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M.A. Counseling: Marriage, Family and Child Counseling Emphasis

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Marriage, Family and Child Counseling Emphasis

The M.A. Counseling with an emphasis in Marriage, Family and Child Counseling (CACREP accredited) prepares students to pursue a license as a Marriage and Family Therapist (MFT). This master's in counseling degree also prepares students for California Professional Clinical Counseling (LPCC) licensure, with a scope of practice that includes counseling families and couples.

  • California: The Marriage, Family and Child Counseling emphasis fulfills the State of California's educational requirements to pursue licensure as a Marriage and Family Therapist (MFT) or dual LMFT/LPCC licensure, specifically Professional Clinical Counselor (LPCC) licensure with a scope of practice that includes couples, families and children. 
  • Other States & Territories: The Marriage, Family and Child Counseling emphasis may also fulfill similar educational requirements to pursue licensure in other states and territories (please check with your individual state licensure board requirements).  

The program combines an emphasis on scientific research with extensive clinical training to produce clinicians whose practices are grounded in science and meet the highest professional standards. This scientific and professional rigor makes the program uniquely suited for students from various walks of life and at different stages of their careers who aspire to help families in need of care.

Practicum

A clinical practicum or fieldwork experience is a required part of the Master's in Counseling program.  Practicum provides students an opportunity to gain experience in the role of a clinical counselor. Students complete a minimum of 700 hours of counseling-related experience over a 9 to 12 month period. This experience includes a minimum of 280 hours of direct counseling experience.  Palo Alto University provides guidance to students in securing a practicum site.  Common types of placements include community and county mental health agencies, school-based mental health centers, and non-profit counseling centers.

Licensure

California MFT/LPCC Licensure

The M.A. Counseling degree with an emphasis in Marriage, Family and Child Counseling is designed to meet the educational requirements for graduates to pursue the MFT license wiith the Board of Behavioral Sciences in the State of California (Section 4980.36 or 4980.37). Graduates of this program may also pursue licensure as a Professional Clinical Counselor (LPCC) in California with a scope of practice that includes counseling couples and families. This emphasis area is designed to meet the educational requirements for both MFT and LPCC licenses in California.  

The master's in counseling degree is the first step to obtaining an MFT or LPCC license. Before and after graduation, students will need to accumulate two years (104 weeks) of supervision and 3,000 pre- and post-Master's hours of supervised work experience. Further information on licensure requirements and exams can be found on the California BBS website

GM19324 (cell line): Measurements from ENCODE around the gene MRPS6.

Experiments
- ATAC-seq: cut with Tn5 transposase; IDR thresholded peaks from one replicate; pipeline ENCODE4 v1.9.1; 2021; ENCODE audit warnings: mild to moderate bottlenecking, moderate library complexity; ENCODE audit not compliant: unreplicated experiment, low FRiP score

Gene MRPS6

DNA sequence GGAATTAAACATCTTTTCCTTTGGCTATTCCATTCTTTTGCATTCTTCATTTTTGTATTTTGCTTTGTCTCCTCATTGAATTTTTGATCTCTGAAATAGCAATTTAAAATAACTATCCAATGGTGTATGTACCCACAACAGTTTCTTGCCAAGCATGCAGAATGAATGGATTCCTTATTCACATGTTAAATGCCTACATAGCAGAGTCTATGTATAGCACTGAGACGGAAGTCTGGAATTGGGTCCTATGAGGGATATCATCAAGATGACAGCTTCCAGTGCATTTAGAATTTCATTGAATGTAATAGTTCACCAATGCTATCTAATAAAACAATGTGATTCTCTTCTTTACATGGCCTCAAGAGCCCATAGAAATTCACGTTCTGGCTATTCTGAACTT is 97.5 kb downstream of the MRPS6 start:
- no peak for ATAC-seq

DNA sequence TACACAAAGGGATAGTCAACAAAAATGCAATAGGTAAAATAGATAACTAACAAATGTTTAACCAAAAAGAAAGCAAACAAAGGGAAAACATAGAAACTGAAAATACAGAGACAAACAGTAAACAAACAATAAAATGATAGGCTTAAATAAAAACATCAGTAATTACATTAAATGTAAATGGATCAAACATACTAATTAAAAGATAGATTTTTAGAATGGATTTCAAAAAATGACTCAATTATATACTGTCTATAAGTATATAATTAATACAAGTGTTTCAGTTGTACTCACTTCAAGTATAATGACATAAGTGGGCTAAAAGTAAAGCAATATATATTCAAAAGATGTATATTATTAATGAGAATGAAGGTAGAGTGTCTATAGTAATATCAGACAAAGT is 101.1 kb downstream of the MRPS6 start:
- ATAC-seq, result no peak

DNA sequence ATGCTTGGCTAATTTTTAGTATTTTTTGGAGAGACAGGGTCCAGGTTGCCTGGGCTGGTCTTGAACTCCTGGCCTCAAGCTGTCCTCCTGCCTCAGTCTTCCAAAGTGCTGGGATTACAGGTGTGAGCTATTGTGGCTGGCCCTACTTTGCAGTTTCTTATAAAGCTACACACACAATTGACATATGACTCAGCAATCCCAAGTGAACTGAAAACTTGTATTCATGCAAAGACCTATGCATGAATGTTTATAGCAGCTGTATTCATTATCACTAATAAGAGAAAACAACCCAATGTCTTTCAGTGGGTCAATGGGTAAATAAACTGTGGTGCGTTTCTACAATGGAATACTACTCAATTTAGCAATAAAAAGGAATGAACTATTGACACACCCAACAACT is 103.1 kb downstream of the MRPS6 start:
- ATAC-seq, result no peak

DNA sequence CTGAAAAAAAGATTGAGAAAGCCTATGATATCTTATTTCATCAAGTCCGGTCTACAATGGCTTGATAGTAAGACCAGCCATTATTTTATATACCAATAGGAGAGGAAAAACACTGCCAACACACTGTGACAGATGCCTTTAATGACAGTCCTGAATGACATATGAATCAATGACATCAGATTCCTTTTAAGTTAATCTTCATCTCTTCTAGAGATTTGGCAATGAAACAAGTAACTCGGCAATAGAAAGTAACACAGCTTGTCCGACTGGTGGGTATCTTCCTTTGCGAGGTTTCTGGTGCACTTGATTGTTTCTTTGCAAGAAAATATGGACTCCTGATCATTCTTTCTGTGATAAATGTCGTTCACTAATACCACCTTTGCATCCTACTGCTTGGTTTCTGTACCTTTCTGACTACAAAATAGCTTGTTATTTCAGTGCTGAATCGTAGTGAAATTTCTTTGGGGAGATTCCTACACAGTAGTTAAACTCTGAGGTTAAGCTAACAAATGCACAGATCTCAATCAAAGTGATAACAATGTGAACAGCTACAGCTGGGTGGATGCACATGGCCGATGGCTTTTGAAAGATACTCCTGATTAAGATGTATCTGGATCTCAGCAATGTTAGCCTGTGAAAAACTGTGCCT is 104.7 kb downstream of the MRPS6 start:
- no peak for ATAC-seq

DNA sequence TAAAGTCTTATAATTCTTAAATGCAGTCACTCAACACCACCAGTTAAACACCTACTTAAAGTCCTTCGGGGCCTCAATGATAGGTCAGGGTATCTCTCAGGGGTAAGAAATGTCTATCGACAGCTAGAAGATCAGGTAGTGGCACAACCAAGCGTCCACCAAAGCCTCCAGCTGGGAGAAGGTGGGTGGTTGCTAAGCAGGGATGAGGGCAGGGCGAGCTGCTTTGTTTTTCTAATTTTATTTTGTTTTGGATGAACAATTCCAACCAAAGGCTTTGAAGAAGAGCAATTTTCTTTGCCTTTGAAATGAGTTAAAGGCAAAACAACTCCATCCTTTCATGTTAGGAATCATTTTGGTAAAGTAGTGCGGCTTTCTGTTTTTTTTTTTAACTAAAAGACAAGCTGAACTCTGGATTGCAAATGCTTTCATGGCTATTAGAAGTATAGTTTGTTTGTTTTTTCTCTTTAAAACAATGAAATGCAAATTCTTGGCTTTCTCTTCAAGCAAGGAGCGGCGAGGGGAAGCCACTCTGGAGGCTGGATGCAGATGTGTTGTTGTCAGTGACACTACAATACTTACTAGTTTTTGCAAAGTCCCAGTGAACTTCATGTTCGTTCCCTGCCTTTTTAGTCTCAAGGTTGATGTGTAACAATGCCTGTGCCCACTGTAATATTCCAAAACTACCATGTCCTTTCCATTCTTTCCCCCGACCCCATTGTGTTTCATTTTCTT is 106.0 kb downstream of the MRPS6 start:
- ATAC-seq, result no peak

In Other States

This program and emphasis may fulfill the educational requirements for students seeking licensure in many other states and territories. Students who plan to seek licensure in another state or territory should research their region's specific laws and regulations before enrolling. Information on state counseling boards can be found on the AASCB website

Careers

What MFTs Do

Marriage and family therapists are trained, state-licensed professionals who help people of all ages manage or overcome mental health and emotional disorders and problems in the context of the family and relationships. They manage the delivery of mental health care to individuals, couples, families, and other groups, incorporating the principles of recovery-oriented treatment. By listening to clients and asking questions, they help clients to understand their problems and develop strategies to improve their lives. They are directly responsible for ensuring client safety, and remaining compliant with all laws and regulations and moral and ethical guidelines for the profession. In California, LPCCs with training in couples and family counseling can also practice in these areas. 

Employment Outlook

According to the US Bureau of Labor Statistics, employment of marriage and family therapists (MFTs) is expected to grow 41 percent between 2010 and 2020, much faster than the average for all occupations. Additionally, employment of mental health counselors (LPCCs) is expected to grow 36 percent in the same timeframe.

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Job Settings

Marriage and family therapists may find employment in such settings as:

  • Private practice
  • Schools & colleges
  • Social service agencies
  • Health maintenance organizations (HMOs)
  • Inpatient and outpatient care facilities and hospitals
  • Medical and mental health centers
  • Nursing homes and residential care facilities
  • Religious organizations

Non-licensed Career Options

While most graduates of this program pursue licensure, students who defer seeking licensure may find positions in education, research, publishing, administration, advocacy, business, and other fields, or pursue further educational opportunities at the doctoral level.

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Contact

1791 Arastradero Road
Palo Alto, CA 94304

Phone: (800) 818-6136 Fax: (650) 433-3888

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